For my father and his generation who gave up their dreams to pursue the National Dream for the Chinese people
Six decades ago, there was a civil war in China. The ruling Chinese Nationalist Party, the Kuomintang, was defeated by the Chinese Communists. Chairman Chiang Kai-shek retreated with his troops to Taiwan, where he hoped to regroup quickly and retake mainland China. My father was a first lieutenant in Chiang’s military troops, and, like the majority of mainland Chinese in Taiwan, shared with him this same illusion.
When I started grade four, my father decided I was old enough to learn the good soldier's essential lesson: obey orders and don’t ask questions. But I didn’t want to be a soldier. They looked dumb to me.
One day, my father tried several times to teach me how to salute, but I couldn’t get my hand straight enough. He ordered me to stand in front of the portrait of our ancestors. He shouted at me, “Stand straight and still until our ancestors are satisfied and smile; or else you must apologize to them for failing to follow through on my words: to salute properly. Then you can go.”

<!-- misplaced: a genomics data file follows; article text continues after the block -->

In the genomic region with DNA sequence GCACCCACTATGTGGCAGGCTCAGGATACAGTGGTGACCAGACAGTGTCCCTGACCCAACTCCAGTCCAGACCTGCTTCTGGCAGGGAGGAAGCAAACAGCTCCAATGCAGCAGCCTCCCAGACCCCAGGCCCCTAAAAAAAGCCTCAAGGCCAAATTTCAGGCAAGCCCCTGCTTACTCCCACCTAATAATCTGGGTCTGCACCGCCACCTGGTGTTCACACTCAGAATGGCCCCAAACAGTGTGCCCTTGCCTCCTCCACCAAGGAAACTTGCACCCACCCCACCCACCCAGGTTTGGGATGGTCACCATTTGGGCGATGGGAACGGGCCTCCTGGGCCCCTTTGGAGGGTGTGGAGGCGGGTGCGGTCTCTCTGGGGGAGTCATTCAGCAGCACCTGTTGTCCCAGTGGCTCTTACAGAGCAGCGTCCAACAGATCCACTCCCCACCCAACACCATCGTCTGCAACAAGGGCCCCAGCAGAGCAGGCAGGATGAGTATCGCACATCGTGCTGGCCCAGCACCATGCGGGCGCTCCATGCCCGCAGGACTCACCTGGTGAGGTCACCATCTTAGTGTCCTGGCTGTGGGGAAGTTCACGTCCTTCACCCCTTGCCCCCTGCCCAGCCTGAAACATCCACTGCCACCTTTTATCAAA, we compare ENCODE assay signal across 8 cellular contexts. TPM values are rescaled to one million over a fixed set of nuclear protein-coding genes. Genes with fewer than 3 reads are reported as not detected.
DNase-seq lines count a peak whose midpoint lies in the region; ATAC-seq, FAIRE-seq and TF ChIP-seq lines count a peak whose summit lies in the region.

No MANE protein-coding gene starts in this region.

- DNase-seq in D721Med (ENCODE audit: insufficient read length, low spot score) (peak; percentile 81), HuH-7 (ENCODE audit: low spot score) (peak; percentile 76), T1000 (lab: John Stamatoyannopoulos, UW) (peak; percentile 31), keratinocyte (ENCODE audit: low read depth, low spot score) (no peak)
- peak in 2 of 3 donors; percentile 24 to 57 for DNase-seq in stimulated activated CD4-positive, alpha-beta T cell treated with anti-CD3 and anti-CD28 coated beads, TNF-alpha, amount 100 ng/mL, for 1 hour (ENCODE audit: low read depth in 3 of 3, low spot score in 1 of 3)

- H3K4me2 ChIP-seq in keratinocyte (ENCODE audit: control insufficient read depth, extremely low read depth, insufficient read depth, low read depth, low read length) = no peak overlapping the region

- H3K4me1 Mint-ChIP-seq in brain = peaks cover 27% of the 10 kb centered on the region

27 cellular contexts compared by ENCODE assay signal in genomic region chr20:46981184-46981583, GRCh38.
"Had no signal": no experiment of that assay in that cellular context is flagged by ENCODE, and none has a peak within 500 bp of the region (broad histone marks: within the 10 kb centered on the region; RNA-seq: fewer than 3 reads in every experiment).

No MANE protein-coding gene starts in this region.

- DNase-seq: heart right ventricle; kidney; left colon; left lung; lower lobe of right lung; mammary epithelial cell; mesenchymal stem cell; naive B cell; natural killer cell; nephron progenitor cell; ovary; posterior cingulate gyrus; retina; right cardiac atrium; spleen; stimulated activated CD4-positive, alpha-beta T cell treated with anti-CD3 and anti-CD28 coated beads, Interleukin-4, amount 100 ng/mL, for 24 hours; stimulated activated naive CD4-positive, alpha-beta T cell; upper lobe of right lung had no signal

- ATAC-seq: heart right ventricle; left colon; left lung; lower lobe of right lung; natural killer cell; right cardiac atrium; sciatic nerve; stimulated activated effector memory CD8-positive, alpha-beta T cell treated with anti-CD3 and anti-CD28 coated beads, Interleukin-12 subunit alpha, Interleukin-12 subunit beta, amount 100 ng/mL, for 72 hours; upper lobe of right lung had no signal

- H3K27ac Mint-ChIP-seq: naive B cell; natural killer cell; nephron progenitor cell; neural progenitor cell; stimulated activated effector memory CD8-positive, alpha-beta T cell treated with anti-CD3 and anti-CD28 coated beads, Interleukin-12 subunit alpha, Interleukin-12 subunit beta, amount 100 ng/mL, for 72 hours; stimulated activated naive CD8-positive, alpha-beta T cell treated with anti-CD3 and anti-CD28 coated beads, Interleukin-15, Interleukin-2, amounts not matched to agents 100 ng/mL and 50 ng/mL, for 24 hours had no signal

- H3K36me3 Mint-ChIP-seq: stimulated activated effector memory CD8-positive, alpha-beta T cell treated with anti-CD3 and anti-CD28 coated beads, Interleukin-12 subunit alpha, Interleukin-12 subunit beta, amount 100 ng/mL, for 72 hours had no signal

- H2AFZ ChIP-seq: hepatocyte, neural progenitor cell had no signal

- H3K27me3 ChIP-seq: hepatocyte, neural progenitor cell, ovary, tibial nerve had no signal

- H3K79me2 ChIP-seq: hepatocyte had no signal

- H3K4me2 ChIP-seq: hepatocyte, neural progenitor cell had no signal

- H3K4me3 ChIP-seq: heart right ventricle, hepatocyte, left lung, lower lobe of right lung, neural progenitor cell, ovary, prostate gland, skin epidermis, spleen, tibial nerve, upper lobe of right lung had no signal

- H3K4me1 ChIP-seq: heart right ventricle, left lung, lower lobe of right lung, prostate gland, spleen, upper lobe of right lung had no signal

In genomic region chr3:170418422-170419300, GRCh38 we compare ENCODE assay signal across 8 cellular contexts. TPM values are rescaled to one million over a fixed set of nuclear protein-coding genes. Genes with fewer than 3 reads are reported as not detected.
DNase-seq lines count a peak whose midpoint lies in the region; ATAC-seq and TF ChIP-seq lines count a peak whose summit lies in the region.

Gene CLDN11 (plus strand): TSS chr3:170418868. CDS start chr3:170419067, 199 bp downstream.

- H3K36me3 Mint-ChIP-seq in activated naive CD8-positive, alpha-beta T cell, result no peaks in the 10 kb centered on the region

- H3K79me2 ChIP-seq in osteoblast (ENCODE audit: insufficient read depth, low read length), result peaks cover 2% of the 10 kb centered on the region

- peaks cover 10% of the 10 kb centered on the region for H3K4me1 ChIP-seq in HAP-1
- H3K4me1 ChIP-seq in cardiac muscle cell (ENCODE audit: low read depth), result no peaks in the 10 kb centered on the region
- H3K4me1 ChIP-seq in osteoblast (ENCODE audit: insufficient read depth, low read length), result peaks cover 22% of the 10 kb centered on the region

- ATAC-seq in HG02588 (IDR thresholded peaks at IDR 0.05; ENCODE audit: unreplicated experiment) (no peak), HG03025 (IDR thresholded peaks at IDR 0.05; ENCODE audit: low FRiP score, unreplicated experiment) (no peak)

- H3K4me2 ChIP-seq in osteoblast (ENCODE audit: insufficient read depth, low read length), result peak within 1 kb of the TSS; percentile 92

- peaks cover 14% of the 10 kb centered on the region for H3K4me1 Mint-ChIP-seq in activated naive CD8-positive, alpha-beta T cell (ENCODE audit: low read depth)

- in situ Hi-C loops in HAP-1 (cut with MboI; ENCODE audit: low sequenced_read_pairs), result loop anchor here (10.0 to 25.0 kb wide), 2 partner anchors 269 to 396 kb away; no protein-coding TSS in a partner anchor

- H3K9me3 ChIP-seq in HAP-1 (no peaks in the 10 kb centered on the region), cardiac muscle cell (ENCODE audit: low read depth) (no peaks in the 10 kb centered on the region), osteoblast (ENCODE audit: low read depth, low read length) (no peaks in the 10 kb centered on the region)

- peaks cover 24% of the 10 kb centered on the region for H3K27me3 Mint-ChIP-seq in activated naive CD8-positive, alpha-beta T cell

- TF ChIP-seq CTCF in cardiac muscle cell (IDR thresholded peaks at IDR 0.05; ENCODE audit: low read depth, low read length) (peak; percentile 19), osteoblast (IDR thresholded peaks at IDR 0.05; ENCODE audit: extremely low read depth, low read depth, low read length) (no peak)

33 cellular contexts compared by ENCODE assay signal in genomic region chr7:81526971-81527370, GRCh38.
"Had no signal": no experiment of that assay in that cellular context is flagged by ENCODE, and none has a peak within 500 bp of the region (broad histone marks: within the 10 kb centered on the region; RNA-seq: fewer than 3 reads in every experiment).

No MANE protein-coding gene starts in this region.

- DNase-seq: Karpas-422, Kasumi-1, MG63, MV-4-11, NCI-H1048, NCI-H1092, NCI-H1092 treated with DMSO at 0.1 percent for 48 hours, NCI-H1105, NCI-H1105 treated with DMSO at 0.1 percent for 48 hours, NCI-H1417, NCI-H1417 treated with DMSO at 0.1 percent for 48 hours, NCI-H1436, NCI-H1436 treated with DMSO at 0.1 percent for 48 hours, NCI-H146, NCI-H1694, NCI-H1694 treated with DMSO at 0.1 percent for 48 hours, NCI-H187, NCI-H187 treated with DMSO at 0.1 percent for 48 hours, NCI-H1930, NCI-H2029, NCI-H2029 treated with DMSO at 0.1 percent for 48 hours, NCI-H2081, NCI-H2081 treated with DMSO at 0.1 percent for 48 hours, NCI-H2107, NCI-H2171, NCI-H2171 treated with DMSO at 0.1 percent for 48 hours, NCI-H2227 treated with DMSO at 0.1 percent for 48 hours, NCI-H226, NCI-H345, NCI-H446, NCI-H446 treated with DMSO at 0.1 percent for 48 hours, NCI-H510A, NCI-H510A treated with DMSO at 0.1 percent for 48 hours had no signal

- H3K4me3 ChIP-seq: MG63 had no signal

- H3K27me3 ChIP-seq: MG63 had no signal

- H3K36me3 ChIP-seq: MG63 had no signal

I stood for hours, but they wouldn't smile at or for me. Finally, I couldn’t bear it any longer and fainted. Later, when I woke up, I saw my father's eyes brimming with tears.
into the Taiwan Strait
Father rides on my shoulders
Contemporary Haibun Online, 7:3, October 2011